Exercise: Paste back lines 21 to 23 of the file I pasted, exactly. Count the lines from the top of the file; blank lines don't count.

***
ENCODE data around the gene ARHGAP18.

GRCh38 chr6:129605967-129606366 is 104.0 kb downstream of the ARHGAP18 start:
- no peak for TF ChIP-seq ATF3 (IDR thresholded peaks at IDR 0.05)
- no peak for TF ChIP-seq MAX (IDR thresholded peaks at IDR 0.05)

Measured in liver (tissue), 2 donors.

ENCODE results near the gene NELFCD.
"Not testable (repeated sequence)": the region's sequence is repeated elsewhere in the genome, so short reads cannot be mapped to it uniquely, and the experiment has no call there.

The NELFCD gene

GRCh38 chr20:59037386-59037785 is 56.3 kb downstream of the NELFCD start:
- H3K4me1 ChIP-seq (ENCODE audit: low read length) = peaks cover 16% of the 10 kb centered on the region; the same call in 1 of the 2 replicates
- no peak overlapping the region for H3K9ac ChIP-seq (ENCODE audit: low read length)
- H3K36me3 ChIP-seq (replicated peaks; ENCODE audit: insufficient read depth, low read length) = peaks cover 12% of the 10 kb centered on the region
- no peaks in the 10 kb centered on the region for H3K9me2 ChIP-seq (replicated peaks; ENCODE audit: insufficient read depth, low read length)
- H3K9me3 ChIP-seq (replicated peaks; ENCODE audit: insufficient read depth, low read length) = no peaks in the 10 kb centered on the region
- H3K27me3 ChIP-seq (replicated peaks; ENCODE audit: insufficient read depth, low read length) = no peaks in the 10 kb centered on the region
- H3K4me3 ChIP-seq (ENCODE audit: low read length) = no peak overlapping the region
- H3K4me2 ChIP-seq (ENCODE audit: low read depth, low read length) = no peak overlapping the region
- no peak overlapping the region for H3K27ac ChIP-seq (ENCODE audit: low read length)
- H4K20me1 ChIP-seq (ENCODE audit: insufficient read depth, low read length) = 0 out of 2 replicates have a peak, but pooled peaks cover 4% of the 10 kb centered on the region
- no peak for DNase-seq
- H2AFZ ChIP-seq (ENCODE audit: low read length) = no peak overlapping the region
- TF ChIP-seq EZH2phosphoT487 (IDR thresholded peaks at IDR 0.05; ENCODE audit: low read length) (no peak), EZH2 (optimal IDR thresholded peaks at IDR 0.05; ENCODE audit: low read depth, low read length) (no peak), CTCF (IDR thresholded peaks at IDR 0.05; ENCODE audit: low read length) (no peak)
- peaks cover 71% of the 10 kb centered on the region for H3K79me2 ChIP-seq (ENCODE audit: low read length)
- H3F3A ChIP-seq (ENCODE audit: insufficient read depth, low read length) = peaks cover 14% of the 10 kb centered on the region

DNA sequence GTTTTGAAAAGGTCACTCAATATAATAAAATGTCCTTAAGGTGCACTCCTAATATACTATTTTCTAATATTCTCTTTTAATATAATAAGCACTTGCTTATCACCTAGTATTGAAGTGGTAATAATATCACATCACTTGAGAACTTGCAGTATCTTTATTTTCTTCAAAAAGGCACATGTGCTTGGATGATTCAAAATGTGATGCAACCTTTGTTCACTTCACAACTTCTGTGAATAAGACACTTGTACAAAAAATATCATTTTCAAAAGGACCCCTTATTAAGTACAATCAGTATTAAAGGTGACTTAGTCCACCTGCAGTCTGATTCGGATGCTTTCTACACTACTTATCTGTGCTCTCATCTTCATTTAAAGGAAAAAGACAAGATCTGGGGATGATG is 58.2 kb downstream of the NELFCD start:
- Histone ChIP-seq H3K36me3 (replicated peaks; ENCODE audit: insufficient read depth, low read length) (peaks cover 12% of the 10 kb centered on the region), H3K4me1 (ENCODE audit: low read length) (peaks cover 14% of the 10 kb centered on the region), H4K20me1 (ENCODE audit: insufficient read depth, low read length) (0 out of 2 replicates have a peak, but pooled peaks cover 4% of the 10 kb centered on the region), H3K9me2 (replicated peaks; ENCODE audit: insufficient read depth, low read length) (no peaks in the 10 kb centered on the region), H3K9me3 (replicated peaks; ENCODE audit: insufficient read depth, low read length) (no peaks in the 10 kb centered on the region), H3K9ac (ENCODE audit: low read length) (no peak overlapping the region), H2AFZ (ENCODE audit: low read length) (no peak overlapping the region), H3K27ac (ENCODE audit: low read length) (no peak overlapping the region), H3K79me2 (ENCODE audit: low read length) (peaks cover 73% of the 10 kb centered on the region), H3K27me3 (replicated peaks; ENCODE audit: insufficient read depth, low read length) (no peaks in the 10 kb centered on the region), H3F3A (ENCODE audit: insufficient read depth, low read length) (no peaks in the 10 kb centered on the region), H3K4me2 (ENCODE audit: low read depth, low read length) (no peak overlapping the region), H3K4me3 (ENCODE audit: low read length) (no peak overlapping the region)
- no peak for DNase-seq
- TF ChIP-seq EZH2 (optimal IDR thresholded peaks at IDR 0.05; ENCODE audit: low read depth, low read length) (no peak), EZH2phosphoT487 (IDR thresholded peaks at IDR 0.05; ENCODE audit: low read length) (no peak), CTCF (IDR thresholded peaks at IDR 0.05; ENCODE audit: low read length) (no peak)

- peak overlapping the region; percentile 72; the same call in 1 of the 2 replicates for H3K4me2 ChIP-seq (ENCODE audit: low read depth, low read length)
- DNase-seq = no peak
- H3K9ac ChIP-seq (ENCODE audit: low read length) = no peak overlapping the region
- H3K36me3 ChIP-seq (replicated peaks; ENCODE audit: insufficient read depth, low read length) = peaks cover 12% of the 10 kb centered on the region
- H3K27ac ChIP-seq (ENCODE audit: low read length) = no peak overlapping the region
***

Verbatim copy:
- H2AFZ ChIP-seq (ENCODE audit: low read length) = no peak overlapping the region
- TF ChIP-seq EZH2phosphoT487 (IDR thresholded peaks at IDR 0.05; ENCODE audit: low read length) (no peak), EZH2 (optimal IDR thresholded peaks at IDR 0.05; ENCODE audit: low read depth, low read length) (no peak), CTCF (IDR thresholded peaks at IDR 0.05; ENCODE audit: low read length) (no peak)
- peaks cover 71% of the 10 kb centered on the region for H3K79me2 ChIP-seq (ENCODE audit: low read length)